We began representing T in the spring of 2018, as full-time students in the Immigrants’ Rights Clinic (IRC). From the first time we spoke with her on the phone, we were awed by her thoughtfulness, warmth, and resilience during her unbelievably challenging circumstances. Both of us feel now that representing her was a uniquely rewarding experience during our three years in law school and a reminder about the impact such work can have on an individual’s life.
When we took her case, the government was detaining her in a facility hundreds of miles from her family and seeking to deport her on account of a prior criminal conviction. T was a long-time green-card holder who had lived in the United States since she was a small girl. She knew no life anywhere else. Our task was straightforward: show an Immigration Judge (IJ) that her conviction did not trigger mandatory deportation under the immigration laws, so that T could remain in her country, together with her family and children.
While communicating weekly by phone with T, we principally wrote a brief to submit to the Immigration Court, demonstrating that the crime for which T was convicted did not qualify as a mandatory deportation offense. For us, though, a highlight of the quarter came as the quarter closed: driving out to visit T at the detention facility where she was held to talk her through the legal aspects of her case, and prepare her for the many possible outcomes. It was wonderful to finally be able to meet her–the same warm, lovely, and persevering person we had come to know from our phone calls.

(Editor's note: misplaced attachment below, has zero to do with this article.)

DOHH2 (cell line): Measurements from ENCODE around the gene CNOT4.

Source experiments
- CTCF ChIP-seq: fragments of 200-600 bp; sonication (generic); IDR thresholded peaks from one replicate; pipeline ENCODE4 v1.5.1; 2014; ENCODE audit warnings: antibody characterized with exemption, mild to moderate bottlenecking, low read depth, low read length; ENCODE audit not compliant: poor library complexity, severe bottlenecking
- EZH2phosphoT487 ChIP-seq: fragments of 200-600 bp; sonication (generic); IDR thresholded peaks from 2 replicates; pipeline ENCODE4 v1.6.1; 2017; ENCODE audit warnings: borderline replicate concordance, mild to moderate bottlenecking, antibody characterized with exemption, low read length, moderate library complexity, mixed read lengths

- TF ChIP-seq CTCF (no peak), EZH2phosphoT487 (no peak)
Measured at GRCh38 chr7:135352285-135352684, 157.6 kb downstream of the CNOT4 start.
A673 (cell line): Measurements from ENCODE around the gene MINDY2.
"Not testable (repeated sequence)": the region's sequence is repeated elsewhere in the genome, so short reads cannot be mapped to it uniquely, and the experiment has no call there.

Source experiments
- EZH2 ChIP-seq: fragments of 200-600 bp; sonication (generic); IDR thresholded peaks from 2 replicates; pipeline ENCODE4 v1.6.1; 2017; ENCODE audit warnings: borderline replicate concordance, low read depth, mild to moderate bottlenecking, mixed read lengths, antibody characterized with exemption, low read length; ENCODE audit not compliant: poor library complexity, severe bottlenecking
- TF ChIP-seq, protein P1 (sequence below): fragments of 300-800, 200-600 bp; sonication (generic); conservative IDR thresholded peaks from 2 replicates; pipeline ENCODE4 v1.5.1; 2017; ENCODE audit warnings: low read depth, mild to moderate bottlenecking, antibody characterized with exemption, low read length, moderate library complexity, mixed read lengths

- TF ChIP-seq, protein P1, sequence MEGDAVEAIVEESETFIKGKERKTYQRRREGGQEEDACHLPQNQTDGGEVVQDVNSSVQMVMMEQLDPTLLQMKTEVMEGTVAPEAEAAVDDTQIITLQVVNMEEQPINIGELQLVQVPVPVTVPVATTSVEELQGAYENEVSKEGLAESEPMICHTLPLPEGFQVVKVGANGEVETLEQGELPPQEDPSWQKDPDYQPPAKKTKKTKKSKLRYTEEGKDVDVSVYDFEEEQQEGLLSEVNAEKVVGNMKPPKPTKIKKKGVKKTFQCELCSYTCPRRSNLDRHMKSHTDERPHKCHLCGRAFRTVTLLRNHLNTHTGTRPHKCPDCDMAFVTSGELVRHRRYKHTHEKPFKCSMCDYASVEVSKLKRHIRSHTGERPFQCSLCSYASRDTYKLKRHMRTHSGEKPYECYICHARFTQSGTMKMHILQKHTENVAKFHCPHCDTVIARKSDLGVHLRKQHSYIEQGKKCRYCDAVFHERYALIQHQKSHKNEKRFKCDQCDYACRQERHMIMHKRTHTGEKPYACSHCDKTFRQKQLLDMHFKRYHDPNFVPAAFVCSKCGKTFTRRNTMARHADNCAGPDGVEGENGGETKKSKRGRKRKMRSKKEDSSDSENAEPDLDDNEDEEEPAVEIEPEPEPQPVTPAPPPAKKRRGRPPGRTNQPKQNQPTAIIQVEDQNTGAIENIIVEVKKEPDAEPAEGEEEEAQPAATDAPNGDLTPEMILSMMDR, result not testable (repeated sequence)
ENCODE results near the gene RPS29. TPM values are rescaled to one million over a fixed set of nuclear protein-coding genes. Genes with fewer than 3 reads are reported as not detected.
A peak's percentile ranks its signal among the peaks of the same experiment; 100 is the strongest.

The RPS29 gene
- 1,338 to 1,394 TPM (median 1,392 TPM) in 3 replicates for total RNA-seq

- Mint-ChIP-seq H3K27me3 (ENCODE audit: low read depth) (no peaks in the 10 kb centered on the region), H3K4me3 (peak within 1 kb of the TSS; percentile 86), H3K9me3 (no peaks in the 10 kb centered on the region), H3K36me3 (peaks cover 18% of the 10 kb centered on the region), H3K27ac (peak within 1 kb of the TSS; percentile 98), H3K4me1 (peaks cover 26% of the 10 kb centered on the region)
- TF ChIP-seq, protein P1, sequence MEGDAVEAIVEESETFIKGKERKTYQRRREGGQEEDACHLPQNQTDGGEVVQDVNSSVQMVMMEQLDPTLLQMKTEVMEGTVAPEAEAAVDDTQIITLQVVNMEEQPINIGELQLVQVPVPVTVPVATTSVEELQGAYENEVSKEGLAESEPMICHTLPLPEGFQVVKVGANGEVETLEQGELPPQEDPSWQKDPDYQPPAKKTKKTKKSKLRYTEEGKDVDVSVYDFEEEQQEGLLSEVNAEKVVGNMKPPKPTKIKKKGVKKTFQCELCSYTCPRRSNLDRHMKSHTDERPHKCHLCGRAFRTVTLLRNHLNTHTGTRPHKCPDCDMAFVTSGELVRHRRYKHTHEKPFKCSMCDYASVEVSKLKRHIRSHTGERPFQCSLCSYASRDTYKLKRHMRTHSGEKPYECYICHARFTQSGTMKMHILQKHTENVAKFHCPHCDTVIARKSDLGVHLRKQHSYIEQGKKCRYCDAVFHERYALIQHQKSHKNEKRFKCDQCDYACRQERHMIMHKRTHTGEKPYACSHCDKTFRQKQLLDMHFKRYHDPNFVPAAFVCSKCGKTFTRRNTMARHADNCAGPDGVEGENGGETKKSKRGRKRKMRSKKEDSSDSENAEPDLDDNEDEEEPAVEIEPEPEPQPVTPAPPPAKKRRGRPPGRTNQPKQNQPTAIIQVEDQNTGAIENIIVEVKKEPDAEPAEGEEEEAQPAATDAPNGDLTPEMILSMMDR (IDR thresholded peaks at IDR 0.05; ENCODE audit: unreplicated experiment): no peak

Our experience in the IRC representing T taught us not only about immigration law, but also about the individual impact such work can have—the power of compassionate legal work to offer humanity, support, and the possibility of vindication to a client navigating an often callous and indifferent immigration system.